Amelia: Not one.

Erika: Not even 25 cents. It’s not like that.

Amelia: People still complain about our prices. If you don’t want to pay the price for this quality meat then go shop elsewhere.There is always going to be someone who cares. It might even be that person that can’t even afford it. If they do eat meat they are going to come get it from my shop and support my business.

Erika: What is frustrating unfortunately is that here we are willing to give and give and give. We give out so much free stuff. Then there are the people that get used to that and start asking for shit. That’s when it really hurts, because guess what dude I am kind of late on my rent right now. I need what your about to give me and if you can’t give it to me. Why are you going to make me feel bad for saying, “Sorry no discount today.” Cause everybody has got that rainy day. It’s just not that simple, it’s just easy to get frustrated about it. It’s just not a perfect world.

Erika saws the carcass with precision.
MEAT ME: Is there a way to tell when meat goes bad?

Erika: There is a lot of paranoia out there and its interesting to me because wether you get it today or in three days it is going to be the same product that I have in my shop. Unless it has been improperly stored or you have left it in your car on your dashboard when it’s hot out. You know what I am saying. Lets all follow the same rules to make sure meat stays fresh. If you are out meat shopping go right home dude and put in on fridge. Don’t leave it on your kitchen counter because I have no control over that. Once it walks out my door that’s that. There are 2 things I think people should look out for. Let’s be real for a second. When there is vacuum packing involved there is an odor that is created by vacuum packing. What happens is that poultry, especially, has the tendency to smell horrible when it is in a deoxygenated environment and a lot of people open it and think whoa, that’s bad, because we as humans trust our noses. I can take a fresh chicken that was slaughtered yesterday put it in a vacuum packed bag and open it 2 days later and it is going to smell horrible. It’s amazing. What I tell people is when you look at it is there a yellow sticky film, is it tacky. That is the first indicator. Second take it an rinse it off in cold water and pad it dry and set it out in the open air, let it breath for about 5 minutes take a big whiff. Doses it smell pretty knurly or is it ok? That smell has a tendency to dissipate. Third, cook it. While your cooking it does is smell awful? Does it small rancid because that’s your third indicator? If you cook it and it doesn’t smell delicious (cause all food should smell delicious while you are cooking) and even then if you smell it and it’s a little off it’s not going to do anything. You would not believe some of the bad stuff I have eaten just because I know what’s really good and really bad, and I have only been sick twice in my life.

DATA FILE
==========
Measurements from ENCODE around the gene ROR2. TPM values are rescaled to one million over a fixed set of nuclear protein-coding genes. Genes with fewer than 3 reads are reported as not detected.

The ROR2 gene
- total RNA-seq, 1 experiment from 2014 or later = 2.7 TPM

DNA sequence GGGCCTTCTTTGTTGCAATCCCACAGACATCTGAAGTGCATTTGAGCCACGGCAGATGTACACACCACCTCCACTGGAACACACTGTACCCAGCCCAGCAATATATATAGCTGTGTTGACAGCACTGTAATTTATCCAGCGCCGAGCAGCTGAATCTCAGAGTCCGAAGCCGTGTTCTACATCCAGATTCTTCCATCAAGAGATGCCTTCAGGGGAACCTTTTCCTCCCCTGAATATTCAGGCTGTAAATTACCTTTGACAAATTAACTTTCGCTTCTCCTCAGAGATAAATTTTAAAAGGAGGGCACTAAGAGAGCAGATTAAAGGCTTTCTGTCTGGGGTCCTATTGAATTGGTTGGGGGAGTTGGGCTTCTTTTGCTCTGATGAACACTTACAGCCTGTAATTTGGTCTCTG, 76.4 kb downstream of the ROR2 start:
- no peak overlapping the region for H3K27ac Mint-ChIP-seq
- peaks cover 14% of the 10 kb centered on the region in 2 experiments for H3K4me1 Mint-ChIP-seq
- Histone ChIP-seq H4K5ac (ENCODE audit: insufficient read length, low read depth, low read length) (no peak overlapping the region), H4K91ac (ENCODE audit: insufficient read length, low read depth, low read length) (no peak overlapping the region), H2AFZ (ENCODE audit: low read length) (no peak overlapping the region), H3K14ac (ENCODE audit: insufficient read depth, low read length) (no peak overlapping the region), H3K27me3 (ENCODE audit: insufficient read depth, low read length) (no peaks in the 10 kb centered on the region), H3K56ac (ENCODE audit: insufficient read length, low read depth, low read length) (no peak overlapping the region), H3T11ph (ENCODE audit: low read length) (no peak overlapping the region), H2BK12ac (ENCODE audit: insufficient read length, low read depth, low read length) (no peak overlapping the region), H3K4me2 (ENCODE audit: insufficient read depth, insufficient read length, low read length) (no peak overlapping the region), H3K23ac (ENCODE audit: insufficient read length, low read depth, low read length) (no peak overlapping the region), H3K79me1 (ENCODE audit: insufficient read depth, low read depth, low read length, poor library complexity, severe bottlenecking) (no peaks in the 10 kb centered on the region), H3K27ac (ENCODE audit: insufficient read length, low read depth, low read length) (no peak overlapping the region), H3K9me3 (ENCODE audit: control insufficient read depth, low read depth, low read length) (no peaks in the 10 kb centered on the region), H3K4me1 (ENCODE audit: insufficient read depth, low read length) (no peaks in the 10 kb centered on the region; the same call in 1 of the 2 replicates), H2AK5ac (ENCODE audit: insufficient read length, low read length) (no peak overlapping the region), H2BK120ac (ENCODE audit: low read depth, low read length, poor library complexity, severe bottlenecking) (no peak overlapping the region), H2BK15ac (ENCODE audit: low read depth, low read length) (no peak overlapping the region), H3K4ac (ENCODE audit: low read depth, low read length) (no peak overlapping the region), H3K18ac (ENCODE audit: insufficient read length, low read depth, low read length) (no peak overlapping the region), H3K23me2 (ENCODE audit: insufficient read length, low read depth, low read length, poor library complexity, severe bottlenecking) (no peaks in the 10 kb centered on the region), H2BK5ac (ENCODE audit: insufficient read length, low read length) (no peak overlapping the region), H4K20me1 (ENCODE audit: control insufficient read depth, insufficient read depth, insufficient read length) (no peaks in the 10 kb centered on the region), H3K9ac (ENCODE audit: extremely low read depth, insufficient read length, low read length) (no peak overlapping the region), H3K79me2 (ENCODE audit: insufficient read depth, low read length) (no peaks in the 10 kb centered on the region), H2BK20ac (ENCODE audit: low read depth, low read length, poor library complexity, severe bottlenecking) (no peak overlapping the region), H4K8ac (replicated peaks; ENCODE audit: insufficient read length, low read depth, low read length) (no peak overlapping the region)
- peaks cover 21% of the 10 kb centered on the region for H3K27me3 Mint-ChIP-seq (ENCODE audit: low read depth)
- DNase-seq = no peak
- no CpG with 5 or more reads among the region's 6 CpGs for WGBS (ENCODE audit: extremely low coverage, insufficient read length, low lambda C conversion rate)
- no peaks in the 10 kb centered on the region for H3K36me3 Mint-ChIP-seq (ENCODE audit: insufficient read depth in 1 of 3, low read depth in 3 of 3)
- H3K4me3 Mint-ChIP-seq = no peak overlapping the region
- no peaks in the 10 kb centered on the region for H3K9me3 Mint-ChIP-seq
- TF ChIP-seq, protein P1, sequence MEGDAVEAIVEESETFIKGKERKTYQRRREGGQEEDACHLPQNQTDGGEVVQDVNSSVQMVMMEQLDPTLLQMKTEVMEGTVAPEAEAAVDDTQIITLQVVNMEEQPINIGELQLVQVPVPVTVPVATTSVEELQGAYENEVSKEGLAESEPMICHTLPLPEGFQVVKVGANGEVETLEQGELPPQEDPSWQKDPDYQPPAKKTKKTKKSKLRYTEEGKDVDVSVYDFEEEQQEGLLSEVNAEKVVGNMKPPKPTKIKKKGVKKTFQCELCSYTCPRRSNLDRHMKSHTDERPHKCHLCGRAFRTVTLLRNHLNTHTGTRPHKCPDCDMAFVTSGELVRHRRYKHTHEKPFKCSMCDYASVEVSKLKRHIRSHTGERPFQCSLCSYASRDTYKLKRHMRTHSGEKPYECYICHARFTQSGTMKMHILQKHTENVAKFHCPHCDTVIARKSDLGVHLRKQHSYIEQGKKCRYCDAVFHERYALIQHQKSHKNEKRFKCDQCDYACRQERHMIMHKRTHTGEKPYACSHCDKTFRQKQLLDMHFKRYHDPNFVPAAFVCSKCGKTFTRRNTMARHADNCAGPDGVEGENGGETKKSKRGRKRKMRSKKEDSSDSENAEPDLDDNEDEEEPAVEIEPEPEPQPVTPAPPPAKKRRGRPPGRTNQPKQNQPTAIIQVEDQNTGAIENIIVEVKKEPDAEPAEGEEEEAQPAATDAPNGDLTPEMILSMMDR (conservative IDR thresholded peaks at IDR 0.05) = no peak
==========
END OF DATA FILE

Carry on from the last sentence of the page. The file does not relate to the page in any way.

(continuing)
Erika: I get phone calls from people who have had this for a day and call me and ask is this still ok? There are enzymes in the meat. There is life in there. Especially with the dry aged stuff it turns all black and its aged. When I cut into it, it blooms but it has a shorter life span. People associate color with freshness. In our shop we don’t use any pink salts or preservatives what so ever.